## Ia

where M = 27— imi i® total mass of the body. If O' is taken to be the center of mass of the body,

2 mfii=0

by definition, so the second and third terms on the right side of Eq. (16-23) vanish identically. We will always choose this reference point for rigid body dynamics, giving

where the first term on the right side represents the angular momentum of the total mass considered as a point located at the center of mass, and the second term,

is the contribution of the motion of the n mass points relative to the center of mass.

Fig. 16-2. The position Of mass point, i, relative to the origin, O, of an inertia! reference frame is the vector sum of its position relative to a reference point, O', fixed in the body and the vector R from O to O'.

A similar separation between center-of-mass motion and motion relative to the center of mass occurs for the kinetic energy

The middle term in Eq. (16-27) vanishes identically if O' is the center of mass of the body, so

where

is the kinetic energy of motion relative to the center of mass.

Spacecraft rigidity has not been assumed to this point. If the body is not rigid, a reference point other than the center of mass is often used, in which case all the terms in Eqs. (16-23) and (16-27) must be retained. If we now assume that the spacecraft is rigid, i.e., that all the vectors p, are constant in a reference frame fixed in the spacecraft, then all the vectors may conveniently be resolved into components along a spacecraft reference system. In this section, the subscripts I, 2, 3 will be used for components along spacecraft-fixed axes. This should be distinguished from the notation in Section 12.1, where the subscripts I, 2, 3 referred to an arbitrary reference system, and u, t\ w to the spacecraft reference system. The attitude dynamics problem is only concerned with motion relative to the center of mass, and thus only with the angular momentum, L, and kinetic energy, Ek, defined by Eqs. (16-26) and (16-29), in the rigid body case.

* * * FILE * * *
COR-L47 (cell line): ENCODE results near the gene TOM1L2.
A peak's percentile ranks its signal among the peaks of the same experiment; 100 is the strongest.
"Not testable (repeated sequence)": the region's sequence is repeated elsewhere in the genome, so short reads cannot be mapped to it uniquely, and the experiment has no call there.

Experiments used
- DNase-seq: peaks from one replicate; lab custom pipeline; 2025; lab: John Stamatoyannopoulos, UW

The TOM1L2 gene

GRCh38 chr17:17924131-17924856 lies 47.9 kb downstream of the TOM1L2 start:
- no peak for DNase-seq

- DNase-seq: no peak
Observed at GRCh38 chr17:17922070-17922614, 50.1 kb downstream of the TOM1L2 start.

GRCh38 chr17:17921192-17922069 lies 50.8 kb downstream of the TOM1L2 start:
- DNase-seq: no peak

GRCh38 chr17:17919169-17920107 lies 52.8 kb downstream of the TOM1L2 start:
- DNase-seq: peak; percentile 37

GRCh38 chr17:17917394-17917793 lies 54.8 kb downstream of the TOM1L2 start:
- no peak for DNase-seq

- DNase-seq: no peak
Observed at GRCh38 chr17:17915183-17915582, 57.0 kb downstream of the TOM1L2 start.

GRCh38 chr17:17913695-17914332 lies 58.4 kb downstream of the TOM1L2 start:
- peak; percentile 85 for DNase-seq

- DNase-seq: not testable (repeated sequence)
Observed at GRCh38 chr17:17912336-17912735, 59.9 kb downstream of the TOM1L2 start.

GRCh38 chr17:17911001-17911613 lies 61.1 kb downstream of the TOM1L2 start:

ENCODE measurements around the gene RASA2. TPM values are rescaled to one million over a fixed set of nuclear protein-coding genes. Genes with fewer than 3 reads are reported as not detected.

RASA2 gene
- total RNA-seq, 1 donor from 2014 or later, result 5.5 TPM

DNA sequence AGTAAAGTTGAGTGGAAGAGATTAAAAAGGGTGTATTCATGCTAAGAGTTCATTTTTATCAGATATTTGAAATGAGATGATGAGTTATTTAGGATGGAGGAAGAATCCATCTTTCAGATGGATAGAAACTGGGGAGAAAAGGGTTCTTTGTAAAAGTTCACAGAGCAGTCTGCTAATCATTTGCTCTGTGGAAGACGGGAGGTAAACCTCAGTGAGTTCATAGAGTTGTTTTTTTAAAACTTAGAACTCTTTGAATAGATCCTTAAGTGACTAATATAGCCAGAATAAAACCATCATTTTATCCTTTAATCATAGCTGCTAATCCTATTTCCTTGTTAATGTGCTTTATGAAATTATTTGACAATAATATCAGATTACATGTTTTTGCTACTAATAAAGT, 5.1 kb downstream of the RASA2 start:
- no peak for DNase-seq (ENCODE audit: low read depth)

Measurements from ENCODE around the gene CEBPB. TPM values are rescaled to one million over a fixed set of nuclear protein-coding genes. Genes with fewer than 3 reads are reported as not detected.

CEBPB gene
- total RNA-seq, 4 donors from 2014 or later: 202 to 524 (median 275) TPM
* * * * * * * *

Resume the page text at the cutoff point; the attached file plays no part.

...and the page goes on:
Although the components of p, in the spacecraft frame are constant, the components of dp,/d/ are not zero if the spacecraft is rotating with instantaneous angular velocity to, because the vector dp,/d/ is the rate of change of p, relative to inertiaI coordinates, resolved along spacecraft-fixed axes. All time derivatives must be evaluated in an inertial reference frame if Newton's laws of motion are to be applied directly. Equation (16-19) with a=p, gives dp,

where p, and to are understood to be resolved into components along spacecraft-fixed axes.

Substituting Eq. (16-30) into Eq. (16-26) yields

We define the symmetric 3x3 moment of inertia tensor, I, by

Then, Eq. (16-31) can be written in matrix form as

Substituting Eq. (16-30) into Eq. (16-29) and using Eq. (16-31) for L yields n n

0 0